‘The only thing that matters are the odds you give yourself’, so goes the tag line in Ride Like a Girl, the incredible true story of Michelle Payne, the first female jockey to win the Melbourne Cup. The line fits well with the film’s director Rachel Griffiths, in this her feature debut. Award winning actress, director, producer, activist and mother of three, Griffiths is a genuine home-grown all-rounder.
Overlooking the grand vista of Sydney Harbour, Griffiths meets FilmInk, immediately announcing, “I’ve got the flu” and gets comfortable by kicking off red high heels before talking generously and at length about the film and the grassroots of Australian culture.
As you would expect from an actor known for her humour, warmth, guts and talent, Griffiths is sharply observant, emotionally savvy, with a marked social awareness.
“I was determined to make one of those old fashioned films that didn’t segregate us into our little tribes, that was a story big enough that we can all share it together,” she explains. “I was aware of the audience diversity when I was building the film, the track is where the city and the country come together. It’s been the only club that the Catholics and Jews have been welcome at historically in Australia. Then, the idea at Melbourne Cup that the fancies rub shoulders with the garbo who might be in with a winner, it seemed like that great egalitarian thing where we all come together. I don’t think we make many movies that speak to the bush and the city, I think we’ve become quite divided.”
Since the 9 September premiere, the film has been embraced by children and older audiences, racing and Catholic communities, and Griffiths has been touched by the initial reaction.
“I was in Warrnambool, girls would come up saying, ‘I’m one of ten kids.’ Those big country farmers, they absolutely loved it, they could identify this was about country and family and a girl going to the big smoke to follow her dreams but taking all that country hard working ethos and resilience with her. When you’re from the bush and you’re making it as a farmer or a trainer, it’s a lot of hard work on the land and some of those values are in the film. Then I saw it with girls from Melbourne Girls Grammar, one of the most elite city schools, and they were cheering Michelle on. I doubt any of them will become jockeys, but they may be chief justices and brain surgeons and work in other male dominated areas. The film gives them a great inspiration to dream and achieve.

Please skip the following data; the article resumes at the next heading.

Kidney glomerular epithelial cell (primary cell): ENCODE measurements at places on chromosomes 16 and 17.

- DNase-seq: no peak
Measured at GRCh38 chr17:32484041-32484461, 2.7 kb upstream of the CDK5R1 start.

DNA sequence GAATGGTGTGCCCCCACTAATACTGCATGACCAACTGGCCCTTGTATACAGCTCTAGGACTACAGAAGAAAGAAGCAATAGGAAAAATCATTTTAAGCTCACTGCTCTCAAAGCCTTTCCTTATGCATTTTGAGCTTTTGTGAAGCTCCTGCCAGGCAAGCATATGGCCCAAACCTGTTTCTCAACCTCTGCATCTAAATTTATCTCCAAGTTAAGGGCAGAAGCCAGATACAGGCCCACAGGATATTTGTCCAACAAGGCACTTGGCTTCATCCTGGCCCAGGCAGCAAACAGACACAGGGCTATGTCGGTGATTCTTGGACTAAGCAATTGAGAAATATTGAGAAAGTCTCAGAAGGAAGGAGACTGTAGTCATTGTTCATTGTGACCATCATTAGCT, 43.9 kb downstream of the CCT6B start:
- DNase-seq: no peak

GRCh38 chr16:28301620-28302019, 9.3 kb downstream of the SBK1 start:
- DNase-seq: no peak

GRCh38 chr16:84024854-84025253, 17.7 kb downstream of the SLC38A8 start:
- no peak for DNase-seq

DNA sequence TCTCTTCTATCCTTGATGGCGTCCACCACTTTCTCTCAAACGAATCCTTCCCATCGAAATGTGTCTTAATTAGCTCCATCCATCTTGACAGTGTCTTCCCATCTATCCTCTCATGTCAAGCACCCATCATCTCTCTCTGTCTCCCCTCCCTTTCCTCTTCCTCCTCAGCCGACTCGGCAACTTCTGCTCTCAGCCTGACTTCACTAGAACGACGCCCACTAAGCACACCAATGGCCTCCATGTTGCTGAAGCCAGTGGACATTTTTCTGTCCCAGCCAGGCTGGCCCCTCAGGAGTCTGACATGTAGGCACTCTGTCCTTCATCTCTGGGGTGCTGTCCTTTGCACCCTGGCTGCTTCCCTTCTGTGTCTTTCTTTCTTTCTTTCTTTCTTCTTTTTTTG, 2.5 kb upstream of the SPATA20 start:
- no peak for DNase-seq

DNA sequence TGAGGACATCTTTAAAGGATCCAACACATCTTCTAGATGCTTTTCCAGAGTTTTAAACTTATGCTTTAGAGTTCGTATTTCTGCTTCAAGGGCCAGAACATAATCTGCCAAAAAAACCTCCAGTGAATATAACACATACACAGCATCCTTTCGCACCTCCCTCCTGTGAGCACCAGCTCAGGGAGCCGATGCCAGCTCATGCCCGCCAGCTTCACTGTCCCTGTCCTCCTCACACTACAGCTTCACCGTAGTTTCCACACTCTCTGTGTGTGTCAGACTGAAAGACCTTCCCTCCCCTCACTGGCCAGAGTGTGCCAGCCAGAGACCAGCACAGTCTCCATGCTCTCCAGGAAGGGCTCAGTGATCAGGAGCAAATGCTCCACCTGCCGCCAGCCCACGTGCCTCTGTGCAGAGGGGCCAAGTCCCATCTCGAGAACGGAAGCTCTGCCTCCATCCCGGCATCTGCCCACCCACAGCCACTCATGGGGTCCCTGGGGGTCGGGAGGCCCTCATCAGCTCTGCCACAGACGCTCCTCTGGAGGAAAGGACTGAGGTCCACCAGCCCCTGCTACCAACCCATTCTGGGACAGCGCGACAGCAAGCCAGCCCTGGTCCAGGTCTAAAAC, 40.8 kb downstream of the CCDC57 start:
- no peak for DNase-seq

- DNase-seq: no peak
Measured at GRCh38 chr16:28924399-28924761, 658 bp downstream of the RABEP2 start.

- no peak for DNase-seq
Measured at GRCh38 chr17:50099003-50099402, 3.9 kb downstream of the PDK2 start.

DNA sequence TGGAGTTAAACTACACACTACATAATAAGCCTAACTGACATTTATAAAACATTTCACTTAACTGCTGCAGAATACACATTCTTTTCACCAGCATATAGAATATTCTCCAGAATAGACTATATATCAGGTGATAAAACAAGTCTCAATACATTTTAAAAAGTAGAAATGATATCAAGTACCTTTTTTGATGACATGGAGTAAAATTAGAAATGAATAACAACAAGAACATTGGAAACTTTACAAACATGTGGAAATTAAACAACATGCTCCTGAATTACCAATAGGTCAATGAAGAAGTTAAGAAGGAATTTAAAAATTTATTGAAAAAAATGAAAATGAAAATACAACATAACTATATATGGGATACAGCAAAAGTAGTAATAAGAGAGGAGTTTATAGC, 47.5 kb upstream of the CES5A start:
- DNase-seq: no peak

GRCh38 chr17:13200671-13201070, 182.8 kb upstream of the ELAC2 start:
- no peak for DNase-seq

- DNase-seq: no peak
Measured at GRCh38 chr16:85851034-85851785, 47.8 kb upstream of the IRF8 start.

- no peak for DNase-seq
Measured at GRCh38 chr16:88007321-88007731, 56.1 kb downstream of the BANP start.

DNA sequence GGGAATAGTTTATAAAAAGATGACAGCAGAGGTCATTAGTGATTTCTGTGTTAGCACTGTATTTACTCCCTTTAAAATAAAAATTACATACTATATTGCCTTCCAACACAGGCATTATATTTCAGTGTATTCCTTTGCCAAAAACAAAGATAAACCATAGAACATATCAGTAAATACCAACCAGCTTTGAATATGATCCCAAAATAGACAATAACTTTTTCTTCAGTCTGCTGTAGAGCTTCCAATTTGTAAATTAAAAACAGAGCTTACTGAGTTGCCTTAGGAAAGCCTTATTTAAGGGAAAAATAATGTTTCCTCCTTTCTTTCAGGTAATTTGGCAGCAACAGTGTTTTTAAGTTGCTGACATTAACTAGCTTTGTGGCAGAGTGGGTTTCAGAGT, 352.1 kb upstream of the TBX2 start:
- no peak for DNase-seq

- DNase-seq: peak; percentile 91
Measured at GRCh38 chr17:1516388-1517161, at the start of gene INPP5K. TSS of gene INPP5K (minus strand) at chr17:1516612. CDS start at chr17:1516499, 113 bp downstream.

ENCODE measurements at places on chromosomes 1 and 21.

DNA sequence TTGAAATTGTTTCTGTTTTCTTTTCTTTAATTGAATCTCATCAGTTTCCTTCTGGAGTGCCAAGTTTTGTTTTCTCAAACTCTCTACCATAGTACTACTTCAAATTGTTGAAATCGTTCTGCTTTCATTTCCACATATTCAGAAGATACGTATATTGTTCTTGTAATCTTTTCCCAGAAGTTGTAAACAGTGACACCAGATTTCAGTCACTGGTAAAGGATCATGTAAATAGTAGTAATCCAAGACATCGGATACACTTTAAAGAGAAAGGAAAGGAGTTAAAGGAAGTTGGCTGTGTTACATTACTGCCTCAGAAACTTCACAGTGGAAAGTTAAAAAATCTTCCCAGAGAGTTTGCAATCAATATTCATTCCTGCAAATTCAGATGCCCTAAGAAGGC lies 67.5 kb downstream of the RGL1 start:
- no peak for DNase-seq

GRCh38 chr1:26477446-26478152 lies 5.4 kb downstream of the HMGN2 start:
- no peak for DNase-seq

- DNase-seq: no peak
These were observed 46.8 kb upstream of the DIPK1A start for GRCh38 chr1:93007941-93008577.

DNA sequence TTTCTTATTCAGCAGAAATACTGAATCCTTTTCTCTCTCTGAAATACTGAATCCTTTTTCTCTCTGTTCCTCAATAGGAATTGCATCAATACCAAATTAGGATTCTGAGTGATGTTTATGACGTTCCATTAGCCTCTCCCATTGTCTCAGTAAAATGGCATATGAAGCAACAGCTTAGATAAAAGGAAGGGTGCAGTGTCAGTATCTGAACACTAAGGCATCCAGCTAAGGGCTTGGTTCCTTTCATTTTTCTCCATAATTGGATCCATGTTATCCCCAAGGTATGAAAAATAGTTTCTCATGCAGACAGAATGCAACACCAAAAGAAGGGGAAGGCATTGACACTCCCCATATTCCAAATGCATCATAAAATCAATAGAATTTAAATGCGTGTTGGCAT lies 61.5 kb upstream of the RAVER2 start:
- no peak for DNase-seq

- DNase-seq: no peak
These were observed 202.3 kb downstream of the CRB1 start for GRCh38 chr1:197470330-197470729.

“I pictured it as ‘Disney Princess meets Hacksaw Ridge’, so it’s got a Disney pastoral lyricism with a big rat baggy family, but then when you’re in a race, you’re in battle. I really wanted that pastoral nostalgia, I felt audiences were ready to remember Australia at a simpler time, and the bush has that. I was just up in Winton in outback Queensland, the main street hasn’t changed for 80 years, the church, the rotary, the football club, nothing’s changed. The one frock shop on the main street is full of race wear for Mt Isa or Toowoomba. The big community days in regional Australia are at the racetrack.
“I could have made a much grittier film; I could have shown that raising 10 children without a mother was a lot tougher, but I wanted a film that was also comfortable. There are messages in there, you can’t be what you can’t see, we touch on the barriers there are for women and the barriers we put in our own way, but it also allows men to go on the journey.
“My own point of connection with the film? There was definitely the big Catholic family and I was very specific as we developed the script that faith had a presence in the film. I don’t think that’s been represented much in Australian films, and with the whole hideous betrayal of the church hierarchy of its flock and its most vulnerable, there is also space for a non-political, non-angry conversation about faith. For me, faith is really personal and it’s there in your darkest times. For Michelle, every time she gets on a horse and she’s in the barriers, about to participate in the next few minutes in the most dangerous sport in the world, that faith is with her.”
Referring to her own start in the industry, Griffiths says, “I was a storyteller before I became an actor. The drama school I went to, wasn’t a fancy acting school, we were always making up our own shows, writing, directing in little groups. My first job with The Woolly Jumpers in Geelong was 2 years [working] with schools, then it was a bit accidental I became an actor.”